Friday, April 3, 2015

"Hop My Beer" Chinook & Citra Hop Oils - Tasting Notes

The first oils I evaluated from Hop My Beer were Chinook and Citra. The beer I used to taste-test this was Rye King from Brutopia, and excellent local brewpub. It is essentially a Rye Maerzen with a little hop bite (~30 IBU) and only a touch of noble hop aroma. I figured it would be a pretty good base beer for sampling hop oils.The recommended dose is 1-2 drops per 12 oz pour. I started with 1 drop in 6oz, so this is the upper end of the starting range.

When I opened the bottle of Chinook oil I picked up a grassy, hop pellet aroma from the oil itself. In the dosed beer I picked up some grassy, cucumber peel aromas, along with anise and an herbal/spicy/minty note similar to a Ricola cough drop.

On the flavor side, there were some raw hop/resin notes along with some herbal grassiness. The resin tended to linger a bit which left the impression of a bit more bitterness (like maybe 5 IBU more). Unlike what I'd expect from Chinook, I didn't get any pine or citrus in either the flavor or the aroma.

The Citra oil had the same grassy, raw hop aroma in the bottle. When I dosed the beer I got more of that raw hop aroma and herbal mint/spice aromas. I did pick up some sweet tropical fruit in the papaya/guava family and maybe a hint of Hawaiian Punch. The fruit was faint, however and had none of the mango/citrus I typically get from Citra.

The Citra-dosed beer had a bit more of the raw hop resin flavor than the Chinook. It made the beer seem a bit more bitter (maybe 8-10 IBU more perceived bitterness to my palate). Other than that, I got no other hop character in the flavor - no fruit at all. Adding 1 more drop made no discernable change. At that point, I added 2 more drops (4 drops total in a 6oz sample) and there was still no fruit character, only more of that "raw hop" flavor.

In the end, the hop oil reminded me more of the hop character in unfermented wort straight from the brew kettle, rather than what I get from dry hops. It's not horrible, but I'm not a big fan. I was hoping for pine and citrus, and just got grassy, raw hops. It seems like the hop oils that lead to grassy hop character like myrcene and farnesene are here in spades, but the floral/citrus oils like linalool, geraniol, and citronellol are either lost or hidden.

Overall, I don't think these are bad products, but they don't necessarily deliver for the trained palate. I am still interested in the iso-alpha acid extract I got. I will post some tasting notes from the Centennial and Apollo oils once I get around to testing them.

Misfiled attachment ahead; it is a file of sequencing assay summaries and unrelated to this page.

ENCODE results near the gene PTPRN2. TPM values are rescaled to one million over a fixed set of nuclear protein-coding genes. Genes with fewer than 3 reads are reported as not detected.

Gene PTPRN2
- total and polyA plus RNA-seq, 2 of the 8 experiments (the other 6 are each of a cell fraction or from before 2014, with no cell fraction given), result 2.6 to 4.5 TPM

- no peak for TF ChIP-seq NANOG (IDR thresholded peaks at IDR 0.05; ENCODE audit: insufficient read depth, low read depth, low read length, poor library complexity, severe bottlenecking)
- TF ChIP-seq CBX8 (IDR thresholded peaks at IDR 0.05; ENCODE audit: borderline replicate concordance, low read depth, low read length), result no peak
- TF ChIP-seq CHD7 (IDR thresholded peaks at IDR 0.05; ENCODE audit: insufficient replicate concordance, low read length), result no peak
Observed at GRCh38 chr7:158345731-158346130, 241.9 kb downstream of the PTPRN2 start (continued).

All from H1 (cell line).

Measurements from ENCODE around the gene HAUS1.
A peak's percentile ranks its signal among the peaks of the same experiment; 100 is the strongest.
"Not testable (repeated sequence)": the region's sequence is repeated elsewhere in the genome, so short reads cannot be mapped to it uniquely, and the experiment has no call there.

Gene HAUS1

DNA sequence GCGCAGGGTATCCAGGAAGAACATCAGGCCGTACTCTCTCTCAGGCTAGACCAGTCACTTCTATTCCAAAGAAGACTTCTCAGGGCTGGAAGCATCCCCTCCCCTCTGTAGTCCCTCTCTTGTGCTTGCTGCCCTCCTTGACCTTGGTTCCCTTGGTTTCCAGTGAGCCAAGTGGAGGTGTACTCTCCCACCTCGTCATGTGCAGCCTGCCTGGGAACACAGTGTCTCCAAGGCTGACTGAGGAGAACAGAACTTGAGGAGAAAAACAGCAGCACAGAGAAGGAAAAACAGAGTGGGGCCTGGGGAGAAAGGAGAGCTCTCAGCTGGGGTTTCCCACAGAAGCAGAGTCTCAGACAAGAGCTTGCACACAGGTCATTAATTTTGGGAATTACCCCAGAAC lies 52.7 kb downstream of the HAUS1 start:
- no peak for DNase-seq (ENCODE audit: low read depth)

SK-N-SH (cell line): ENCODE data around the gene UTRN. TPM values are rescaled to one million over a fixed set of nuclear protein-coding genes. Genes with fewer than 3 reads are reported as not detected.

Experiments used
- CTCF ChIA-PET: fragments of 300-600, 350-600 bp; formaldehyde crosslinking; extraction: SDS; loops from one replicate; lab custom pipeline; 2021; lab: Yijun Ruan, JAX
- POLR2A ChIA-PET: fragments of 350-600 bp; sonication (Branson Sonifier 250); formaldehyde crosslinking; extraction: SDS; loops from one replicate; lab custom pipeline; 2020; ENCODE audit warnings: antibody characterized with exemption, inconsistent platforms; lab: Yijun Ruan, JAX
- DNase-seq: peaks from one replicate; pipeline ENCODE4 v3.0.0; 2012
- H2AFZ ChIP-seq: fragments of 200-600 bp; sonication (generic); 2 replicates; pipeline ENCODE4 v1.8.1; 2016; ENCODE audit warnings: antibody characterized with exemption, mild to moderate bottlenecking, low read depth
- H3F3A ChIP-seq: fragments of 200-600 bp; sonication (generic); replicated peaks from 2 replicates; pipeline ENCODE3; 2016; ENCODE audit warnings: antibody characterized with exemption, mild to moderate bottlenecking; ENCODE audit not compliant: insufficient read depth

I'm also wondering if the character is different if these oils are allowed to sit in the beer for a bit before consuming similar to dry hops, or even if used in the whirlpool. There is definitely some further experimentation warranted with these products.

Wednesday, April 1, 2015

"Hop My Beer" Hop Oils

I recently got wind of a new product on the market - "Hop My Beer" varietal hop oils. These are steam-distilled hop oils that do not contain the bitter or vegetal compounds in hops. These differ from a CO2 hop extract, which also contain alpha acids and are intended to be used in the boil to impart bitterness. Hop oils such as "Hop My Beer" are intended to be used on the cold side to impart aroma, similar to dry hops.

The Hop My Beer product initially made my spidey senses tingle. I initially came across the product on eBay, and it seemed to be marketed primarily towards beer drinkers rather than homebrewers as a way to doctor commercial beer. I have had poor experiences with similar products in the past. But after an email exchange with them and reading through their website, I got a much better vibe about the company and their products.

I have seen hop oils like this before, but it is rare to come across varietal-specific oils. The price was right (about $5 for a 10mL bottle, which should be enough to dose 1-2 cases of beer), so I decided to snap up a few to play around with. I ended up up ordering their Apollo, Centennial, Citra and Chinook oils, as well as an iso-AA product which can be used to add bitterness to beer post-boil.

I will post my tasting notes separately, but I will say that I was impressed with the product packaging when they arrived. Each bottle was sealed and hand-numbered. The bottles have fine dropper tips on them, which make it pretty easy to measure out the oil drop-by drop. The instructions recommend storing the bottles in the fridge as well, which I take as a sign that they have quality and freshness of their product as a top priority.